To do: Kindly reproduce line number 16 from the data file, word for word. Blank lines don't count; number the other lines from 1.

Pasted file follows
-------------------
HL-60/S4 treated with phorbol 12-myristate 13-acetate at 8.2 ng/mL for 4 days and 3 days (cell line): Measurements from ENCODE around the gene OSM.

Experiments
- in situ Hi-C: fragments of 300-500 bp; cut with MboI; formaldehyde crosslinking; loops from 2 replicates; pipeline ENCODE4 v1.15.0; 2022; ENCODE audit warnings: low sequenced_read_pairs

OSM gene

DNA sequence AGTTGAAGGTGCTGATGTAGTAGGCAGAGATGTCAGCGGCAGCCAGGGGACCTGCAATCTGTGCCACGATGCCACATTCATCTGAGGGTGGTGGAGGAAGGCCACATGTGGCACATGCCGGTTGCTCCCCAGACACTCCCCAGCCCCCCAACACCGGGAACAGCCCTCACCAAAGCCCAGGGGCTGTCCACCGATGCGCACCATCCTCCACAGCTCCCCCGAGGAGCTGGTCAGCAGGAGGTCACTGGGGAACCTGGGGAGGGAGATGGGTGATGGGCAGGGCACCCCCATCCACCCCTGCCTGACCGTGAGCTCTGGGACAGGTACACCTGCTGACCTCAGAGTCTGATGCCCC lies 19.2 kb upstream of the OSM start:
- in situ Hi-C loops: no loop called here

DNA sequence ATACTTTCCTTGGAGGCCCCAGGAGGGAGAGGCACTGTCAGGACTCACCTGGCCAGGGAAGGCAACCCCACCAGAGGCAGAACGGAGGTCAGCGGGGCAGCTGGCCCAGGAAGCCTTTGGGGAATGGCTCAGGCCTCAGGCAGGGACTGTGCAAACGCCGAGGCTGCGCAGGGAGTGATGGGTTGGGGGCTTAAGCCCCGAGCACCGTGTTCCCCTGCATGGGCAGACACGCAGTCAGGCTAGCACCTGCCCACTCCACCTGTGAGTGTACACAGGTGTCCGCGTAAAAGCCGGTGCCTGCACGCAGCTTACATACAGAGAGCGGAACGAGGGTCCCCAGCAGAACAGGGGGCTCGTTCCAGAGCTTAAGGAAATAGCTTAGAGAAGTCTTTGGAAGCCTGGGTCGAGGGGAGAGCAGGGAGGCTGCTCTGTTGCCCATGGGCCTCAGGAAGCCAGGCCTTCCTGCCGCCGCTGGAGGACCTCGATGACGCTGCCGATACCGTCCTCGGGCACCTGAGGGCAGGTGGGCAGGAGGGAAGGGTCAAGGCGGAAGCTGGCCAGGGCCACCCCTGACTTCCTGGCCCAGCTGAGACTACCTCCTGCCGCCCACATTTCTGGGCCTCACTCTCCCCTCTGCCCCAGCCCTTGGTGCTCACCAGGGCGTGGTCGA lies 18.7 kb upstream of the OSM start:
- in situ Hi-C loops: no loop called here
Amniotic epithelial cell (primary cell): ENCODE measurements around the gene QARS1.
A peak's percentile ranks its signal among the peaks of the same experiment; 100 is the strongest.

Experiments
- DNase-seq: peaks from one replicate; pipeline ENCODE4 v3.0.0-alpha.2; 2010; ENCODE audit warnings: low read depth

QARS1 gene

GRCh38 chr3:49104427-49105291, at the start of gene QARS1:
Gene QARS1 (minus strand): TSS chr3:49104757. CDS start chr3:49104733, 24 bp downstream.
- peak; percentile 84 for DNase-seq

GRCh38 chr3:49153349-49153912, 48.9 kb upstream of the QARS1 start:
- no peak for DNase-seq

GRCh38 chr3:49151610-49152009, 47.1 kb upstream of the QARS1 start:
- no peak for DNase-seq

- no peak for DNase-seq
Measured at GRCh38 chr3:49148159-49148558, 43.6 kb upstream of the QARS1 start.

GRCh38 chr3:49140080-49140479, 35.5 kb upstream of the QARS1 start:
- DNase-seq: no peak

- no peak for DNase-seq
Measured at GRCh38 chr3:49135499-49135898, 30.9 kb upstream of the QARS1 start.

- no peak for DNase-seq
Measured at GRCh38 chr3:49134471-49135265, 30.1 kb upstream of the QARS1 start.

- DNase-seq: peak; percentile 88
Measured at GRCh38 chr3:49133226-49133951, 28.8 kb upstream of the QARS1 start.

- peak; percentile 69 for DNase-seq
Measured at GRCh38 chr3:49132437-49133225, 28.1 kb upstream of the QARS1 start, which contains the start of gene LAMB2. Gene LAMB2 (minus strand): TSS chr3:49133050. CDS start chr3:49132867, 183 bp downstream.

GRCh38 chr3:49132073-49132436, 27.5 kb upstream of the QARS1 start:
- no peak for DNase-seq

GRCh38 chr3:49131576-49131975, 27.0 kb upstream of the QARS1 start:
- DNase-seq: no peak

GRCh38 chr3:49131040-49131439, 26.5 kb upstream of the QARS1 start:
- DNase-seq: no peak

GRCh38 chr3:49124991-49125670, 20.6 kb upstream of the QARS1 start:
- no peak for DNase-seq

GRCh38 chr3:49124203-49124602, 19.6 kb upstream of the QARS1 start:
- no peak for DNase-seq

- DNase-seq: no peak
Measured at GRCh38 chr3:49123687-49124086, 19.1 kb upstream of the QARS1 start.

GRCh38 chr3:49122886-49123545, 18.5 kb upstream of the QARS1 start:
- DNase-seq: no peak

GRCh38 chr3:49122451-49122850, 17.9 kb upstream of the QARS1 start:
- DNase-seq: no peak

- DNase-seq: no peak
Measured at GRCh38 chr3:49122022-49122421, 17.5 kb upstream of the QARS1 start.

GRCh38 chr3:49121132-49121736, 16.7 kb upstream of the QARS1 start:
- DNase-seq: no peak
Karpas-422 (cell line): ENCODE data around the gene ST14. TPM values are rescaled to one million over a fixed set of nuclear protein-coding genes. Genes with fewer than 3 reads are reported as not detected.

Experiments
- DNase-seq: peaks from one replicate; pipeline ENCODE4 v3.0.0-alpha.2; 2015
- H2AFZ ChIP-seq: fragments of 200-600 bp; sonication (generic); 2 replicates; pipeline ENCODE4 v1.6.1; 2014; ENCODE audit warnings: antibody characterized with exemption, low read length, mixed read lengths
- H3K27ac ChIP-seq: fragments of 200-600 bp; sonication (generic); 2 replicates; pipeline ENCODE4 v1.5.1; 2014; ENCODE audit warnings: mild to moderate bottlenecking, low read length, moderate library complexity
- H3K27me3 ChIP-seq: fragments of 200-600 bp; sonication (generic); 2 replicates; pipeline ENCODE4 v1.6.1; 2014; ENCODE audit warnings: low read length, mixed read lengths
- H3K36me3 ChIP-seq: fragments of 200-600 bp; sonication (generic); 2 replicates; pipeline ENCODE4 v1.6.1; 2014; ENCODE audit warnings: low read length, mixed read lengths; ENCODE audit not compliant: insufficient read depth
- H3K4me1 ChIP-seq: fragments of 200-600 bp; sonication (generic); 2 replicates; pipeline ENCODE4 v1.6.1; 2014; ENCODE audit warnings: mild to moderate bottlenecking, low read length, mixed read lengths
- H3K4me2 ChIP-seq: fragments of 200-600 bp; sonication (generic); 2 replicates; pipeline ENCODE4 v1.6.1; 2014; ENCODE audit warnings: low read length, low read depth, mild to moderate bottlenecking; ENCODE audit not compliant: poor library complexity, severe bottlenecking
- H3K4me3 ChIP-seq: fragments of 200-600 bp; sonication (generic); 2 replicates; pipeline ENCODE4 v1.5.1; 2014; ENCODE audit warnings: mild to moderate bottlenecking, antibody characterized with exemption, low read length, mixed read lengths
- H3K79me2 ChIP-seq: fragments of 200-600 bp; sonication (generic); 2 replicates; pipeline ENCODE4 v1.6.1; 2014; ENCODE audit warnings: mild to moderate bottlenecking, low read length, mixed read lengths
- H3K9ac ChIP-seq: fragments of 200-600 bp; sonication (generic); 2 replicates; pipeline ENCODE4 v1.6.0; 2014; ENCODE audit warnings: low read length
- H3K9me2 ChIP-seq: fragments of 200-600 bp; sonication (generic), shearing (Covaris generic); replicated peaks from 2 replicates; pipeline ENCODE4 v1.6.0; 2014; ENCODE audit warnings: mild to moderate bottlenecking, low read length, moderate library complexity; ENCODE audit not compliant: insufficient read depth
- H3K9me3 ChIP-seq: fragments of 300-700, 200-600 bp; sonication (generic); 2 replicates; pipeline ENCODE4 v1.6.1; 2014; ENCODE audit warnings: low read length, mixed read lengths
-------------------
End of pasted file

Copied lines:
- peak; percentile 84 for DNase-seq